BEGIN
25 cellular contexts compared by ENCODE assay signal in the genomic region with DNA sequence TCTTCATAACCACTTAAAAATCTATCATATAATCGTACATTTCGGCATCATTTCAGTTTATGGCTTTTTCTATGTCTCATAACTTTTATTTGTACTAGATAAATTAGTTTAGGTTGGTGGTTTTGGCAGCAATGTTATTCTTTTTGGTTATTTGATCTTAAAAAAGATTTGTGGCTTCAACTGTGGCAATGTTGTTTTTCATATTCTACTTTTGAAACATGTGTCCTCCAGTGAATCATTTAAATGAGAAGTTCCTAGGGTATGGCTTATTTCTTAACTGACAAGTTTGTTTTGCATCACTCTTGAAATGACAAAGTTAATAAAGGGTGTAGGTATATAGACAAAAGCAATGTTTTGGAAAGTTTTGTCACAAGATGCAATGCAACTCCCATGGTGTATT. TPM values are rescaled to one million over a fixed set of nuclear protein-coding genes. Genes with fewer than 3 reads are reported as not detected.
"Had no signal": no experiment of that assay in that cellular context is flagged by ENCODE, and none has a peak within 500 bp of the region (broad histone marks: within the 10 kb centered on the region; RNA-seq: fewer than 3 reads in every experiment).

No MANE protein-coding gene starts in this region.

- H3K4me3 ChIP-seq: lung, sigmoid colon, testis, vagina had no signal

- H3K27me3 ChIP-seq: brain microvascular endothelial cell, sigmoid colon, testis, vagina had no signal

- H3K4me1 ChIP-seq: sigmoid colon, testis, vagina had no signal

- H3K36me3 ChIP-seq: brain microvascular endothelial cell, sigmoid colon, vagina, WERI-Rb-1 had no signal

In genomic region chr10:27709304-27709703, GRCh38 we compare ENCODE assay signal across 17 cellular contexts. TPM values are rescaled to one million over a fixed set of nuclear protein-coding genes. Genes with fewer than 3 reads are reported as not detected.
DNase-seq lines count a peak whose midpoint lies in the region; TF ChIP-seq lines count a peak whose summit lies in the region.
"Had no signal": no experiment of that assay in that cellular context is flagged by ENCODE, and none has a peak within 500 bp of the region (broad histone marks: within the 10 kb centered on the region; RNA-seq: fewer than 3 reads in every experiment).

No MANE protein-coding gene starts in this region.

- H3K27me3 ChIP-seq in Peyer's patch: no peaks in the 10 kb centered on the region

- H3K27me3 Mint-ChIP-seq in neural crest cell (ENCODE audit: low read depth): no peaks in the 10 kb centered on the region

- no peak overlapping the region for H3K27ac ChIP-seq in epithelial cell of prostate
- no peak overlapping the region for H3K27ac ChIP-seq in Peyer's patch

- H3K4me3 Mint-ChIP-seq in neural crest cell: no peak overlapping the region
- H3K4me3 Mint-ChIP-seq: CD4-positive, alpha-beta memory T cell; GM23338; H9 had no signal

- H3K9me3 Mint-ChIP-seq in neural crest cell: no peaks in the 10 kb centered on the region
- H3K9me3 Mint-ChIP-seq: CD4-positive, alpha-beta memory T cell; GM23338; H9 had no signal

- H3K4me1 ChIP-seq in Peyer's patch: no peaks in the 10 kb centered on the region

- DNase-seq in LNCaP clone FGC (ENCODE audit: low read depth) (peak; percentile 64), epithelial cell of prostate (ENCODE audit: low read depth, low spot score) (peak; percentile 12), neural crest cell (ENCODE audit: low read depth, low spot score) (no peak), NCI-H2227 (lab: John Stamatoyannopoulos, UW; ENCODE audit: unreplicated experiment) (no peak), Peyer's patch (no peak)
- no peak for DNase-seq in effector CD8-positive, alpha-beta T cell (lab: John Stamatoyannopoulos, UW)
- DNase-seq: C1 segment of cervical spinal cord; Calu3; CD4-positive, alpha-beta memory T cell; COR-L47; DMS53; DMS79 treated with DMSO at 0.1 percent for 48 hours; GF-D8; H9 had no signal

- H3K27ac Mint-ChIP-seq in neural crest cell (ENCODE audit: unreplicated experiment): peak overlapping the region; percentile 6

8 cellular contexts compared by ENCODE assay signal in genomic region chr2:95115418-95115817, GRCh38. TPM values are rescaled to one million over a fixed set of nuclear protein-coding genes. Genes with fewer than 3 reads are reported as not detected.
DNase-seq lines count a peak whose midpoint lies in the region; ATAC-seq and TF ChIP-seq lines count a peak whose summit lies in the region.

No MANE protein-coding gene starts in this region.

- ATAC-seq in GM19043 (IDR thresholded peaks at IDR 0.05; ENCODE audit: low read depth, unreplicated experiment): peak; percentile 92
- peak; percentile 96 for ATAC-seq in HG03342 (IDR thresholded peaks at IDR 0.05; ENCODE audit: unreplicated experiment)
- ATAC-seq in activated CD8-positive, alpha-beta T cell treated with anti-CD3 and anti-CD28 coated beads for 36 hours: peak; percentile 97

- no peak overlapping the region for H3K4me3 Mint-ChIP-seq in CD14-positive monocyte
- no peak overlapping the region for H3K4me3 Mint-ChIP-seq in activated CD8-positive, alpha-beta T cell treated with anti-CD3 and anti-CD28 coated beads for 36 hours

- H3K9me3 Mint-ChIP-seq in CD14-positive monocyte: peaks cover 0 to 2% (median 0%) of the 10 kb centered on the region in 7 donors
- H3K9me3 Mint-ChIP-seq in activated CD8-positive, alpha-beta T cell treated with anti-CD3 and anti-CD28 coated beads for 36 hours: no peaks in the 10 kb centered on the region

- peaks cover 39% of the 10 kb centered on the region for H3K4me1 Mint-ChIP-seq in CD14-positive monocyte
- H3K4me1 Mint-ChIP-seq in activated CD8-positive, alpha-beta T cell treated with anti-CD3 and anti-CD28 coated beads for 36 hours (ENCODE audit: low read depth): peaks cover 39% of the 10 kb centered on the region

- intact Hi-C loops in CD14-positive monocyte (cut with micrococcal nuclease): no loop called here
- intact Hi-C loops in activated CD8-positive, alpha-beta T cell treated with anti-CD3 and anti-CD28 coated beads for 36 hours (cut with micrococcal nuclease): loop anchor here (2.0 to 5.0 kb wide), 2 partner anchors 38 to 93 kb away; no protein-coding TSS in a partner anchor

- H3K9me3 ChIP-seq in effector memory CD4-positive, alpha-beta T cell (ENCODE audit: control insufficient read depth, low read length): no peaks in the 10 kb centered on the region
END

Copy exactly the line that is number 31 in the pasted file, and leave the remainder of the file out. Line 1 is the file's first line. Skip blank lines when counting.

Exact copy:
- no peak overlapping the region for H3K4me3 Mint-ChIP-seq in CD14-positive monocyte